4. Know what your hygienists’ work entails. 

As a hygienist, it’s frustrating when others working in the practice do not appreciate the amount of work that goes into a certain patient’s hygiene appointments, and the extra minutes taken by a good RDH to do a thorough evaluation, get to know the patient and converse about patient concerns. A productive practice creates opportunities for all team members to learn about each other’s roles and weigh in on how they can better support each other.

5. Schedule patients so that your hygienist can take comfort breaks throughout the day.

Be mindful that dental hygienists are more comfortable, happy, and productive when provided with short breaks during their day. Don’t forget their humanity––they need windows of time for trips to the bathroom, hydration, and nutrition. Offer them support for needed quick breaks, as they help to increase focus and mental acuity, energy, and manual proficiency. 

6. Pay your hygienist for no shows or open appointments in the middle of their day.

When asked if they are paid for no-shows or open appointments in the middle of their day, 92% of dental hygienists responding to DentalPost’s 2022 salary survey said they are paid their full rate. Between 2% and 3% said they are paid a reduced rate. If you are among the 5% of dental practices not compensating your hygienist for open appointments in the middle of their day, this is a good time to reconsider your compensation policy. 

7. Empower your hygienist to make deeper connections with patients a priority.

DentalPost’s 2022 salary survey disclosed that 83% of hygienists are paid hourly and that most spend more than 50 minutes with each patient. During that hour, the minutes spent in patient-centered conversations are valuable, because these minutes lead to filling the doctor’s schedule with treatment. But more than boosting the production of the practice, this quality time makes each hygiene appointment more than a clinical transaction. It makes the appointment feel meaningful. One conversation at a time, they have the power to transform the health and lives of patients.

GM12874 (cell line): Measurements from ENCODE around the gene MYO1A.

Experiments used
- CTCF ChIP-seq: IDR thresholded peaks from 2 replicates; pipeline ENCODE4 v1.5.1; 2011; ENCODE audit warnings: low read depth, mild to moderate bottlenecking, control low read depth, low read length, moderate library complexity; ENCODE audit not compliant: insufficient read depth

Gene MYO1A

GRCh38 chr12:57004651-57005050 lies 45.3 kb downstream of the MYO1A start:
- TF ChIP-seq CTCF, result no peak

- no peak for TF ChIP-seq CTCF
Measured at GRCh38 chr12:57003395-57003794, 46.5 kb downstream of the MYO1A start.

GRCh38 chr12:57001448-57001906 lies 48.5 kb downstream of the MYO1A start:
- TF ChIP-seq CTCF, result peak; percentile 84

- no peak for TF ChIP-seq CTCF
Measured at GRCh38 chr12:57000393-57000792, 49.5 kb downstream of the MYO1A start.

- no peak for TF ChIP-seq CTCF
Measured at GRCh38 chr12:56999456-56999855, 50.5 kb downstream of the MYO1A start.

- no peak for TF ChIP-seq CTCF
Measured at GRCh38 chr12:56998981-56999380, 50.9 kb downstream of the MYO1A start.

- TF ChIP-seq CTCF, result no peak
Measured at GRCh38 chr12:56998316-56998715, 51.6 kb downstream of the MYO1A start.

Dental hygienists are uniquely poised to build rapport by getting to know patients as individuals. Understanding what is important to each patient provides an opportunity to uncover aspects for improved case acceptance. Communicating about an individual’s life circumstances, interests, health status, and oral health questions and concerns build trust and rapport. 

Empower hygienists to initiate conversations about what is important to patients. These conversations involve building a pathway to trust, the patient’s best interest, and feeling free to spend those minutes communicating. Empowerment includes team conversations and check-ins about how important this is to the success of the practice. It includes doctors recognizing that their hygienists are fostering trust that helps them successfully present treatment and gain patients’ acceptance.

8. Take time to talk with your team about ways to support one another.

Daily routines and problem-solving can get in the way of stepping back to look at the bigger picture. This includes empowering conversations, better habits to develop, and what technology to strategically upgrade. Perhaps, your practice is ready for an annual checkup that asks, “Are we doing everything we can to support each other in optimizing a balance of hygiene production, patient trust, and a flourishing dental practice as a whole?” 

The conversation around this question will re-energize your team and help create a thriving culture. Additionally, it acknowledges changes that can improve performance, job satisfaction, patient satisfaction, patient retention, new patient acquisition, and case acceptance.